Whether we are in grammar school, high school, college, at work, or hanging out at Church on Sunday morning……the popular and ‘cool’ people always get surrounded by the masses……and the bagel guy gets left in the corner all alone.

Everyone wants to sit at the head of the table with the President….and nobody wants to sit at the foot of the table with the janitor. It’s kind of like during those State of the Union speeches that Presidents give every so often; the cameras pan the crowd and show everyone trying to rush up to the President to shake his/her hand or pat them on the back as they walk by…….everyone wants to be around the popular people……..and the bagel guy gets left in the corner all alone.

I’ve sat with a lot of people who were bullied during their youth; the stories are always tragic and I almost always inevitably get really pissed off at the injustice in the world that allows bullying to still occur at schools and in school yards. And as much as I want to hold principals and parents accountable (and they should be held accountable) there’s actually a really simple solution to end bullying that is staring at us all in the face; the ‘popular’ kids could stop leaving the bagel guy in the corner all alone.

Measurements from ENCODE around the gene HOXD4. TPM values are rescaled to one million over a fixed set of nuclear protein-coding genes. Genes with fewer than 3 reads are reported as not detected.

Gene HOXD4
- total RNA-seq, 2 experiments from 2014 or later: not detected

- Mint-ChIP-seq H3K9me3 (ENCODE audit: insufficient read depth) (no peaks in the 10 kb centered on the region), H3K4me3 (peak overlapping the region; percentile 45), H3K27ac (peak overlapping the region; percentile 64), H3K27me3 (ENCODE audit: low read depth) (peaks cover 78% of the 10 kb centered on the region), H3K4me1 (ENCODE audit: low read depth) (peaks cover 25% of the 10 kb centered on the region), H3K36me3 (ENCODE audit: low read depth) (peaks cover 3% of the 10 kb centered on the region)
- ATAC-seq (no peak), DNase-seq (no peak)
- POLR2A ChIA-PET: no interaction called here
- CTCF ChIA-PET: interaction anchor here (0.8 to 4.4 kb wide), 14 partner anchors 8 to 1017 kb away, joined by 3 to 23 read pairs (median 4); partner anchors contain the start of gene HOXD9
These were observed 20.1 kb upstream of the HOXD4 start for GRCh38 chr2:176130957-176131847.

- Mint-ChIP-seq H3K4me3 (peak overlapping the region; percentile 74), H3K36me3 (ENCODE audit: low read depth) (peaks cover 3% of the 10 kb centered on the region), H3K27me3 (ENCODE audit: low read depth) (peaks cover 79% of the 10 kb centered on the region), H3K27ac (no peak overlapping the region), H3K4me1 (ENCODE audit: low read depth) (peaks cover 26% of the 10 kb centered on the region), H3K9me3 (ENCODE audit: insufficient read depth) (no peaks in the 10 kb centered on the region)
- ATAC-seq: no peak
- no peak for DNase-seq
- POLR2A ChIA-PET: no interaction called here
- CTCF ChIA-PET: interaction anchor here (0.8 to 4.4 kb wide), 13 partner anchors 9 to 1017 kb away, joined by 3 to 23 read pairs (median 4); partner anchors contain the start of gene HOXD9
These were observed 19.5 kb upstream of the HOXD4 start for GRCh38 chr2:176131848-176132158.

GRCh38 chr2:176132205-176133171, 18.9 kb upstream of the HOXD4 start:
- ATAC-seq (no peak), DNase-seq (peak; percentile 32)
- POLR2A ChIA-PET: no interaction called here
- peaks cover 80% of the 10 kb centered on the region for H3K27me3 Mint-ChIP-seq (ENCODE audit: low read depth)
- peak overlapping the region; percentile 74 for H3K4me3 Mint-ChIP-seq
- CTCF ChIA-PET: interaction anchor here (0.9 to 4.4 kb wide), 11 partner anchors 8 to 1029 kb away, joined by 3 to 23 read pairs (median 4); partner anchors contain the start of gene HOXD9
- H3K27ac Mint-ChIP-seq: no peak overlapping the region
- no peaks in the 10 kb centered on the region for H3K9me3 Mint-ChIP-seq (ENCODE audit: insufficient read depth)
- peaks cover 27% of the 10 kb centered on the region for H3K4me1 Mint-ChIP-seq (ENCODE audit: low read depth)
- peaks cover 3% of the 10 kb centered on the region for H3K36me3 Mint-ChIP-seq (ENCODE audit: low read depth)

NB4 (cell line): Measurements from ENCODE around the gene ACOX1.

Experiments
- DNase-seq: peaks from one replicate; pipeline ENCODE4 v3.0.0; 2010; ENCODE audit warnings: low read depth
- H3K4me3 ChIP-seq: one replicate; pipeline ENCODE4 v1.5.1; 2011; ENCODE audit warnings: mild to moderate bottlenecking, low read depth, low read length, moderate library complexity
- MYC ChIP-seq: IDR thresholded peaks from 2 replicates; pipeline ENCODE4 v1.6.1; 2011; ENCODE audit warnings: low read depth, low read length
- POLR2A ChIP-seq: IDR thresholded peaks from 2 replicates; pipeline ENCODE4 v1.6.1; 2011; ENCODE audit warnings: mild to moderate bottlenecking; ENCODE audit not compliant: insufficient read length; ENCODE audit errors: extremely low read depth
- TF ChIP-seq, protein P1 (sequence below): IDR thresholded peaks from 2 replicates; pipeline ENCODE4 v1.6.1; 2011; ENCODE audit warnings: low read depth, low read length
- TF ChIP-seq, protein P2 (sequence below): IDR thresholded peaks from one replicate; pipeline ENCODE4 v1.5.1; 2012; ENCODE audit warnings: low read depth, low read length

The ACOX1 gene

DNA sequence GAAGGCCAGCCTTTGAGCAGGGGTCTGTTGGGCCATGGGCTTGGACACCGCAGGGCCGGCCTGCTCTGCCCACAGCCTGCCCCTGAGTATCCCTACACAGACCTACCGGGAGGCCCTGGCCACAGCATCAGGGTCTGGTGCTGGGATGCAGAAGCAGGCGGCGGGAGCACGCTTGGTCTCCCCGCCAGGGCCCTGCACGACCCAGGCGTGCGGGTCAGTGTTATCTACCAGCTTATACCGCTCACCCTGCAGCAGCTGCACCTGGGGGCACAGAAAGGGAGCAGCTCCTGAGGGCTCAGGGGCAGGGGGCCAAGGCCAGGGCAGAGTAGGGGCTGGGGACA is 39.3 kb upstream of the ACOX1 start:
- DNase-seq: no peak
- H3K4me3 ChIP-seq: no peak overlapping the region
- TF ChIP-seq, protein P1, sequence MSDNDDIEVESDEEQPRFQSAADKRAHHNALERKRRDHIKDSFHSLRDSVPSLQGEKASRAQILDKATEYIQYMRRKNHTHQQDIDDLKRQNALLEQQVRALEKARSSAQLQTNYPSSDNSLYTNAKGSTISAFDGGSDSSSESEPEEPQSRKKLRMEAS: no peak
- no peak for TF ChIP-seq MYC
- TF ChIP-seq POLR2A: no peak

Instead of huddling together in little packs of popularity; the athletes and ‘popular’ kids could stop showing so much partiality in who they allow into their little click, and instead, start inviting the bagel guy to hang out with them.

A friend of mine and I visited a church many years ago and the senior pastor of the church learning of who I was instantly invited me out to lunch later in the week…….but ignored my friend altogether. My friend didn’t fit into the mold of what that particular church considered to be ‘cool’. And while I’m not trying to pick on that particular senior pastor……I couldn’t help but think how that kind of attitude would definitely turn a lot of people off from that church.

Just a few thoughts as I was sipping my coffee this morning, and if you happen to enjoy discussing bagels and you live in Chicago or Pittsburgh, I will be coming to coffee houses in your cities this month! Although, it won’t bother me at all if you don’t want to talk about bagels; I don’t really know very much about them other than that they taste good with cream cheese.

Kenneth



Categories: Culture & Society

Tags: , , , , , , , , , ,

66 replies

  1. Great post, Kenneth, but I couldn’t believe how much you had to say about cream cheese.

  2. As weird as it may sound I can relate to the guys bagel fascination as even moving a few hour saway from the Northern New Jersey/NY area and it is indeed hard to find a legit bagel.

    • Chad, what is it about bagels? I’ll be honest; in all that I listed to the bagel guy; I couldn’t figure out from him what made one bagel good and another bagel bad……